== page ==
Rescue dig reveals Assyrian town in eastern Turkey

A street structure from 4,000 years ago has been found among attached houses unearthed as part of the Müslümantepe archaeological rescue excavations carried out by the Diyarbakır Museum in the eastern province of Diyarbakır’s Bismil district.

Rescue dig reveals Assyrian town in eastern Turkey
The mound of Müslümantepe is on the south bank of the Tigris River, northwest of the village of Şahintepe in the Bismil area east of Diyarbakır. The oval mound is 300 x 200 m in extent and 15 m high and has remains from Late Uruk to Iron Age [Credit: Hurriyet/AA]
The excavations have been ongoing since 2000 as part of a project to rescue and preserve cultural items from the area to be flooded by the Ilsu dam. According to officials, artifacts that have been collected and documented date as far back as the early, middle and late Bronze Ages, including the Assyrian period, early Iron Age, Iron Age and Islamic period. A street structure found among houses as well as developed architectural structures were also unearthed.

Findings documented

Particularly significant finds were made in 2012, and Diyarbakır Museum archaeologist Şeref Yumruk, a leader in the project, said excavation work was completed on Oct. 27 and they were now working on documenting the findings. “We unearthed seven periods in one excavation,” he said. Yumruk said that findings from Müslümantepe had architectural differences from those found in other areas, and shed important light on early Iron Age architecture.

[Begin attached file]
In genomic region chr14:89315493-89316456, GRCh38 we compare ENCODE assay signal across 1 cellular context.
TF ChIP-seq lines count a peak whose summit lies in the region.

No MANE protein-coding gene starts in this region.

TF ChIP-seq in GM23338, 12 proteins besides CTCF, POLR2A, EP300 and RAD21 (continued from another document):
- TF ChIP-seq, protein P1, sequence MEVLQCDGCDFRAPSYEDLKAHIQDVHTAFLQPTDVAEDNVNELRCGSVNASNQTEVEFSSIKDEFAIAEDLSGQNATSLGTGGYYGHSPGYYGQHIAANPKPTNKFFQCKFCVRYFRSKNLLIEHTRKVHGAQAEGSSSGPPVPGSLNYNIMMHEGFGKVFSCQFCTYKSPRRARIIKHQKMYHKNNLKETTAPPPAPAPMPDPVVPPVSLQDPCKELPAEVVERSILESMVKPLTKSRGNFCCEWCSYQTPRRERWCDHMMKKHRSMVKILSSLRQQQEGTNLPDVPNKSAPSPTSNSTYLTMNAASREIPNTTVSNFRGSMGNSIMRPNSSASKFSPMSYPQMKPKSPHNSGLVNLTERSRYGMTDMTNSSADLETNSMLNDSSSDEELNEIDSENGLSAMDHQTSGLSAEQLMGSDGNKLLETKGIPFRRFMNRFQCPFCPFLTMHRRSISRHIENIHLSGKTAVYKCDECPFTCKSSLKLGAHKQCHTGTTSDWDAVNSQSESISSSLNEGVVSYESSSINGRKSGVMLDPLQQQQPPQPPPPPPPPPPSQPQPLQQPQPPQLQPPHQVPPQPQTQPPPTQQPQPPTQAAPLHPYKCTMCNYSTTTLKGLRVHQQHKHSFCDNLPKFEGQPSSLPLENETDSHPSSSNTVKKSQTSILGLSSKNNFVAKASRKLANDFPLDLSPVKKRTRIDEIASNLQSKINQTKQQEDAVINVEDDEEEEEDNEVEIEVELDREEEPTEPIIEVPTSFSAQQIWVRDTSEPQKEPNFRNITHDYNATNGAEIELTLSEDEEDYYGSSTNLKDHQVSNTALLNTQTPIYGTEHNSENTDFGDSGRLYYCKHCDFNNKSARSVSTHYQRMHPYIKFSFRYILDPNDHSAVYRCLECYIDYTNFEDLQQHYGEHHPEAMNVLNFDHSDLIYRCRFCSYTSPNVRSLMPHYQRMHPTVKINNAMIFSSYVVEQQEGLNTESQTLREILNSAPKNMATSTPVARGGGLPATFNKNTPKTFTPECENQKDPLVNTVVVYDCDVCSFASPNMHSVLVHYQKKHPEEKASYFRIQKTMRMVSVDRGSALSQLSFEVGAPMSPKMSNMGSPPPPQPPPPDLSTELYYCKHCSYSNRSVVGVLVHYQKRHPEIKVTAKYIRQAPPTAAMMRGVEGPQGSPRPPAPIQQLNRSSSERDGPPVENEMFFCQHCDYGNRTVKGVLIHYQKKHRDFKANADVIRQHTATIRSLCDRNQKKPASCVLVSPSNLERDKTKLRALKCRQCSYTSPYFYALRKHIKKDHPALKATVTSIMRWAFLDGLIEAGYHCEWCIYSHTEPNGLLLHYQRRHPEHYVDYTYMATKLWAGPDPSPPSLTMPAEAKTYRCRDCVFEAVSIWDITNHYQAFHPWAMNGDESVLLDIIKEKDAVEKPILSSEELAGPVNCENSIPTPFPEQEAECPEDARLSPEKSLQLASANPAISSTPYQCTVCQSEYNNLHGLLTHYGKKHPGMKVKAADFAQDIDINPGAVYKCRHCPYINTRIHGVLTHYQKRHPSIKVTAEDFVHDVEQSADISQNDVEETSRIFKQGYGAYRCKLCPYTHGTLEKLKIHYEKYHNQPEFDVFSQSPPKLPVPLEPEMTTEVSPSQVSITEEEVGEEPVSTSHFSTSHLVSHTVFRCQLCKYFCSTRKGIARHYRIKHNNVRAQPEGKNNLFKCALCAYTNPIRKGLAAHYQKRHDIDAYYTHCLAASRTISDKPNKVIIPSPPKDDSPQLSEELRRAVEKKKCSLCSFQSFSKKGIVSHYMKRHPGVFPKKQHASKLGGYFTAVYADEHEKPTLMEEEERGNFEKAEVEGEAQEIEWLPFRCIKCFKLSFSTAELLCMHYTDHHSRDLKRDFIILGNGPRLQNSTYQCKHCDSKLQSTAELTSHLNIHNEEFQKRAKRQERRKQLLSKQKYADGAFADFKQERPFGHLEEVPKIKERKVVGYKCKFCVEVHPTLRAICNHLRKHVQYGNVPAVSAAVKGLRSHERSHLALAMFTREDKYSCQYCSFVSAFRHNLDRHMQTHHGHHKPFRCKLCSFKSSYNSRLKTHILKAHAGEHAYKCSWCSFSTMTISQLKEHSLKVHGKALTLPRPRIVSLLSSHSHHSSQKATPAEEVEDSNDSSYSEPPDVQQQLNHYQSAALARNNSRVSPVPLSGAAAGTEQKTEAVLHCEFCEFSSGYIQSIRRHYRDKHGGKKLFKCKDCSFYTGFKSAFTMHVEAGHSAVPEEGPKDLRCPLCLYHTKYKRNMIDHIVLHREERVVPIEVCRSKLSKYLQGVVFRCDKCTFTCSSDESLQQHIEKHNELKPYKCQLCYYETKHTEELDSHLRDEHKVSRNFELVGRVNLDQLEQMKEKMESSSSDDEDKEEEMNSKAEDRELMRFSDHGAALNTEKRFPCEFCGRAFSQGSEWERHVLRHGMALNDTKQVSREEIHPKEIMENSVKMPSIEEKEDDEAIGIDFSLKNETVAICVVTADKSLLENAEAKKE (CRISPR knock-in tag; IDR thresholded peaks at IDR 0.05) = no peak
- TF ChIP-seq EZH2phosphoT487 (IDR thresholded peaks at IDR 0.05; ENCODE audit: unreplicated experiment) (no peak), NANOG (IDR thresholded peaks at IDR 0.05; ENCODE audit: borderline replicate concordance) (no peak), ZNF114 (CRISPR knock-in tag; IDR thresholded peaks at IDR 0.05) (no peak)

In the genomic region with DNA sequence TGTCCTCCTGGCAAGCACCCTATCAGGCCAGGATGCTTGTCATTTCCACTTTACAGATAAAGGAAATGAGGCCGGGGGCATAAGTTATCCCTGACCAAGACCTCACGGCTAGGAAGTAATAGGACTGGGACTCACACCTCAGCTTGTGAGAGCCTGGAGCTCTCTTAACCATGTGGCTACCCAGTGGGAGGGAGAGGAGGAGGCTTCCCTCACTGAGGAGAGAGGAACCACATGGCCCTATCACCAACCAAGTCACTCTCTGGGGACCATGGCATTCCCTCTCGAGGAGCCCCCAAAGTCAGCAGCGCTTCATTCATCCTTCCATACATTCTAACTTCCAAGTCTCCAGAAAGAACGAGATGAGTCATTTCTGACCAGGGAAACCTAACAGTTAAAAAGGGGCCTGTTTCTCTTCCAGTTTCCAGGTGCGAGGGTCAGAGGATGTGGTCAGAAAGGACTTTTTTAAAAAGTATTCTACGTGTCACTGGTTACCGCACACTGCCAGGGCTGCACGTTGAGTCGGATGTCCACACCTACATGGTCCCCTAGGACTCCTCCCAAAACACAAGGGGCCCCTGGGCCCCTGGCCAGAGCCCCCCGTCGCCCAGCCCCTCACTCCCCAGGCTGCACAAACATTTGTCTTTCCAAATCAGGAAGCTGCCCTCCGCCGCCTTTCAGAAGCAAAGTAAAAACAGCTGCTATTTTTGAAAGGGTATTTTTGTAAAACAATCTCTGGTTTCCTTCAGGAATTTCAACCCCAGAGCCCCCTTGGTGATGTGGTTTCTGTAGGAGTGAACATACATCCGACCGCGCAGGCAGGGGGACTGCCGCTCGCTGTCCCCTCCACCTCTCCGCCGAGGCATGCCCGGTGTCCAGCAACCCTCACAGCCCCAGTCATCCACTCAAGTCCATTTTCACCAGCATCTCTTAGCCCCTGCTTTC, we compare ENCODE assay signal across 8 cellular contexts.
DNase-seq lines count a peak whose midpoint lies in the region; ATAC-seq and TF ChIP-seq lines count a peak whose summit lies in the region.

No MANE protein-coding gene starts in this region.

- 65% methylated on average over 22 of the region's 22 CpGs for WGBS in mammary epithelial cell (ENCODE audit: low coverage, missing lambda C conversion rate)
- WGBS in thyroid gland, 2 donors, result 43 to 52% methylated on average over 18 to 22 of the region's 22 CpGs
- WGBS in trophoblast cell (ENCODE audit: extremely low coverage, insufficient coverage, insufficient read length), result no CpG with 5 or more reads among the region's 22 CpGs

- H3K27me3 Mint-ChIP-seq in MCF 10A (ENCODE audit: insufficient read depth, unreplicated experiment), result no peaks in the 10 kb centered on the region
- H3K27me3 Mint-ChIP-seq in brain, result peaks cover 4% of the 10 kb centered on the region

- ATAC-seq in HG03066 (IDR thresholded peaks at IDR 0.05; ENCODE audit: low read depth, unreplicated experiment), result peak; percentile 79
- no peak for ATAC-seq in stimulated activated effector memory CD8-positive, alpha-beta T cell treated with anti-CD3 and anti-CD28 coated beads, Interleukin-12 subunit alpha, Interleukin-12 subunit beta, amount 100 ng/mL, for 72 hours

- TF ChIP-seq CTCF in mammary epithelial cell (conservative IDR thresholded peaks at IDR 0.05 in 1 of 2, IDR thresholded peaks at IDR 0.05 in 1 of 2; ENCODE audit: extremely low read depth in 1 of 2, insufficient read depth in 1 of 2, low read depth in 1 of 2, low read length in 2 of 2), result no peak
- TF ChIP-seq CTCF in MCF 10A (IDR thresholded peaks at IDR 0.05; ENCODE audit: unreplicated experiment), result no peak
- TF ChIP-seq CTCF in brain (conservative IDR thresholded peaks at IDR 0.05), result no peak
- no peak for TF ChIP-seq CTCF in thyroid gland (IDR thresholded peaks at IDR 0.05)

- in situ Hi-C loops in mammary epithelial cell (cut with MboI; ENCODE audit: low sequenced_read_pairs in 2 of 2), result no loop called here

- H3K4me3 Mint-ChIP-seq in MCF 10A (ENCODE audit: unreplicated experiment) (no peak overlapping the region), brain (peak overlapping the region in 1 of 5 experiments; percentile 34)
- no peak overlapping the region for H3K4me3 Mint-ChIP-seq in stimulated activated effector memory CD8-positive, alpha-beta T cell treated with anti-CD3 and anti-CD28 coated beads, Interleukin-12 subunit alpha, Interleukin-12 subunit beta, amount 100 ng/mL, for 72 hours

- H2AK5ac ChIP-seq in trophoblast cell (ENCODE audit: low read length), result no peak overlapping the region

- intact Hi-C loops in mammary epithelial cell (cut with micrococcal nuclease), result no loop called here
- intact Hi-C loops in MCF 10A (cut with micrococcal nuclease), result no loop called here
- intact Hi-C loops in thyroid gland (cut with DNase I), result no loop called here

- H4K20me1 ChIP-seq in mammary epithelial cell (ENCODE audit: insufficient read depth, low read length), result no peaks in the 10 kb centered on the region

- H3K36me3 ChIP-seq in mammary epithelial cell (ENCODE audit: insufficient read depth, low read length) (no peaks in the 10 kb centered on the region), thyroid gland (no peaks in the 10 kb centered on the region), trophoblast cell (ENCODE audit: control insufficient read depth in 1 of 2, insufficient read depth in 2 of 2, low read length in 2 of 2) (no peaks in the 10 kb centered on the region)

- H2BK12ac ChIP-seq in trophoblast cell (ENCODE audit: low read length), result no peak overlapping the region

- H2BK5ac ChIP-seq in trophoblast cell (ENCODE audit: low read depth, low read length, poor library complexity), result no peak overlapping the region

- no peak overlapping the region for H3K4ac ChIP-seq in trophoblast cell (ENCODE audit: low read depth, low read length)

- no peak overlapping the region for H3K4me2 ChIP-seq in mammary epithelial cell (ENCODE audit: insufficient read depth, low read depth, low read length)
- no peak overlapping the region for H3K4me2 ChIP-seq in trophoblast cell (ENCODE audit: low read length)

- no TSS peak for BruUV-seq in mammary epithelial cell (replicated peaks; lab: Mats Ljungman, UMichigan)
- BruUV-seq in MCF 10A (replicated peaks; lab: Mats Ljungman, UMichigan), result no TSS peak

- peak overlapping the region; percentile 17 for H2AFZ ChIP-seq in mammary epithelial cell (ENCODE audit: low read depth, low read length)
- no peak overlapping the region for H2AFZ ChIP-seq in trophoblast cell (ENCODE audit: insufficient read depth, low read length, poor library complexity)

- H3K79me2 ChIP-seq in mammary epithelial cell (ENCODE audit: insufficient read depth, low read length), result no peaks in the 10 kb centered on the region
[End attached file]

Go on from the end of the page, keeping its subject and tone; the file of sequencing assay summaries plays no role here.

Rescue dig reveals Assyrian town in eastern Turkey
The archaeological rescue excavations in Müslümantepe have been ongoing since 2000 as part of a project to rescue and preserve cultural items from the area to be flooded by the Ilsu dam [Credit: muslumantepe.com]
“The fact that the interior of these houses were covered with stone has not seen before in the region. There are wooden shelves in these houses above-ground and we think that these shelves were used to protect food from insects. Also there are depots next to the houses to keep grains. This was used especially in rural areas and it shows us the continuation of the same culture in the region. We unearthed mid-Bronze Age architecture during excavations that dates back 4,000 years. We found out that this age ended with an invasion and fire. The most important architectural finding from this period is the street structure, which is 1 to 1.5 meters wide. This street structure was constructed with pebblestones and broken ceramic pieces and is similar to today’s street structures,” Yumruk said.

He added that they unearthed historic graves, 150 of which were from the Islamic period and one from the Greco-Roman period. 

Source: Hurriyet Daily News [January 03, 2013]

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